Thursday, January 24, 2013
Obscurity of the Day: The Whole Blooming Family
Unlike other similar situations however, there seems to have been no litigation regarding the ownership of The Newlyweds. Perhaps by 1912 Pulitzer and Hearst had gone through the kabuki dance enough times that in the case of McManus' feature they couldn't be bothered to waste legal fees, since they had a pretty good idea of how things would work out.
McManus, however, must have chafed over the fact that he was in weekly direct competition with another Newlyweds series. It certainly couldn't have helped matters that Albert Carmichael was a gifted cartoonist as well as an accomplished imitator of McManus -- one might even say he improved on McManus (in fact I did, at length).
When McManus decided to drop Their Only Child in early 1916, one must wonder why he did it. Was he just tired of maintaining a series he had been working with a for a decade? Did the competition finally make him wave the white flag? Did the Hearst higher-ups make the decision for him? Was there some legal wrangling that ended the series? Or did he need the space for a great new strip idea?
I can't speak to the other possibilities with any certainty, but I can say that the "great new strip idea"certainly wasn't the case. On February 13 1916, the week after his last Their Only Child strip ran in the Hearst papers, The Whole Blooming Family debuted, an effort of no great originality.
The Whole Blooming Family brings us into the lives of a family of slightly repellant soft-headed idiots. Father is our protagonist, the only member of the family with any brains or wit, and he only looks good in comparison to the rest of his loser family. As domestic comedy it just didn't really have anything special to recommend it, and no characters were especially interesting or memorable.
Thankfully, McManus sensed pretty quickly that he had a stinker on his hands, and the series was dropped after just eight months, on October 22, in favor of a new series, Rosie's Beau.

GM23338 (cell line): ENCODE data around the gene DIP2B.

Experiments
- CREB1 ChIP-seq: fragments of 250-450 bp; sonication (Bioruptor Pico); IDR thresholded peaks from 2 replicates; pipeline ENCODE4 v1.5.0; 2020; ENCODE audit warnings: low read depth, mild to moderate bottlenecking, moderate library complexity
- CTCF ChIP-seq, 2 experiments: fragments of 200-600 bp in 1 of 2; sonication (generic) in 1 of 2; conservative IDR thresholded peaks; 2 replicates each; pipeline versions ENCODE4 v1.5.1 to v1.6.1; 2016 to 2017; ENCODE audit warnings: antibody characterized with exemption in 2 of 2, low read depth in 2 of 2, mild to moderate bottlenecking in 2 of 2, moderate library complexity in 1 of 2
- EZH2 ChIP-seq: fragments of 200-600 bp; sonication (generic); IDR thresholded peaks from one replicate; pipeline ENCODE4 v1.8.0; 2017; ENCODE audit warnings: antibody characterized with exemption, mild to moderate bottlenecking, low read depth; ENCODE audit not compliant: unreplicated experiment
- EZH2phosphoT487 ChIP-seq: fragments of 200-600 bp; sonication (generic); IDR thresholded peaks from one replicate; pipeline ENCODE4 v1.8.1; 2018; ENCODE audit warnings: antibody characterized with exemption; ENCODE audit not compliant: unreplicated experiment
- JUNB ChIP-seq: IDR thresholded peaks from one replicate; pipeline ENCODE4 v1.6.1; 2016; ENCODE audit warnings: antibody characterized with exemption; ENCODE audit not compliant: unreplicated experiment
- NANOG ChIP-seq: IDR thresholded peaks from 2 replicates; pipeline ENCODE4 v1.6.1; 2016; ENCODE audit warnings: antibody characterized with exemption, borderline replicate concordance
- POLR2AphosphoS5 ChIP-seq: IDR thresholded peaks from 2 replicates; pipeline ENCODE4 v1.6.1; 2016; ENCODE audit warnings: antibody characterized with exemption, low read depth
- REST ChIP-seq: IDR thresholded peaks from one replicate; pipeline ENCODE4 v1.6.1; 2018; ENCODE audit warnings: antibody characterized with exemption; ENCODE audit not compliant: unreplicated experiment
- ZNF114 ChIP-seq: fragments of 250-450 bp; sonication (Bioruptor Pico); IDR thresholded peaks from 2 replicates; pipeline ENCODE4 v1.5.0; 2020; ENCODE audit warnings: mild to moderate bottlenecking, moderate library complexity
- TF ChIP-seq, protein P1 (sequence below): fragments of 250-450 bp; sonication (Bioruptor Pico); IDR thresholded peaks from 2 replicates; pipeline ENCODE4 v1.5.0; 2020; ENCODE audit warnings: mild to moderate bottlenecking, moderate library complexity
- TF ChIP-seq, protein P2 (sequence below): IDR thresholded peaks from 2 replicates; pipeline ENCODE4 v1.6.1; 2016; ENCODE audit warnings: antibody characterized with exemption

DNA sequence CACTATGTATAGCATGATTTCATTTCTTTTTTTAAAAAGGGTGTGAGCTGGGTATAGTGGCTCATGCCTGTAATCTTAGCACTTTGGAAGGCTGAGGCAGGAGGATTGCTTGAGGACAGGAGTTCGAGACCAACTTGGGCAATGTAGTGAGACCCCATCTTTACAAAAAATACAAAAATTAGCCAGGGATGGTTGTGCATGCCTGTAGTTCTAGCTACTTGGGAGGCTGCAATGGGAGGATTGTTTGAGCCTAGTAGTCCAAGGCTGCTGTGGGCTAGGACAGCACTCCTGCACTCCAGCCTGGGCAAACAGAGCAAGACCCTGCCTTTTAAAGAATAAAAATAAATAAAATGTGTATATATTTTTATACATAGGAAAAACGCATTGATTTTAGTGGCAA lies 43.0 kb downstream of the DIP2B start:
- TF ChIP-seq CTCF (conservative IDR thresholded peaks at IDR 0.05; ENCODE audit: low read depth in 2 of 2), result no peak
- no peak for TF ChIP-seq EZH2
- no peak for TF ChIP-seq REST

Perhaps the only really interesting thing about The Whole Blooming Family is that it is tied, at least by title, to an earlier fad. Back around 1905-06, there was a spate of merchandise and recordings featuring The Whole Dam Family -- a film (note that the linked video is not the complete film), a record, many postcards (some with very nice cartoon art, though sadly none at this link are signed), and who knows what else. Obviously this is where McManus got his title, and perhaps more of the concept for the strip.The Whole Dam Family, a bit of wordplay in which references are made to the Dam father, the Dam housekeeper and so on, was somewhat risque in a day when even a "drat" said with too much venom could make some women faint dead away with horror. The gag, Cole Johnson tells me, is a lot older -- he can trace it back to 1883 at least (Atlanta Constitution, May 3 1883) -- but for some reason it really went viral in 1905-06.
McManus certainly had this in mind with his title. One has to wonder if he tried to talk the Hearst folks into letting him use the name Dam, and was forced to settle for 'blooming', a total dud by comparison.
Just for the record, a very obscure cartoonist working for a very obscure syndicate did resurrect The Whole Dam Family, complete with shocking name, a while later. But that's the subject for another day.
Amazing to think that the word "dam" could have ever been remotely controversial. It's stories like these that make one grateful for the internet where cyanide and happiness - a comic regularly featuring light-hearted murders, kidnappings and probably some rapes - can survive free of controversy. Of course, someone has to go to the page specifically to see these comics and can blame only themselves for seeing them (not so when flipping through a paper).Post a Comment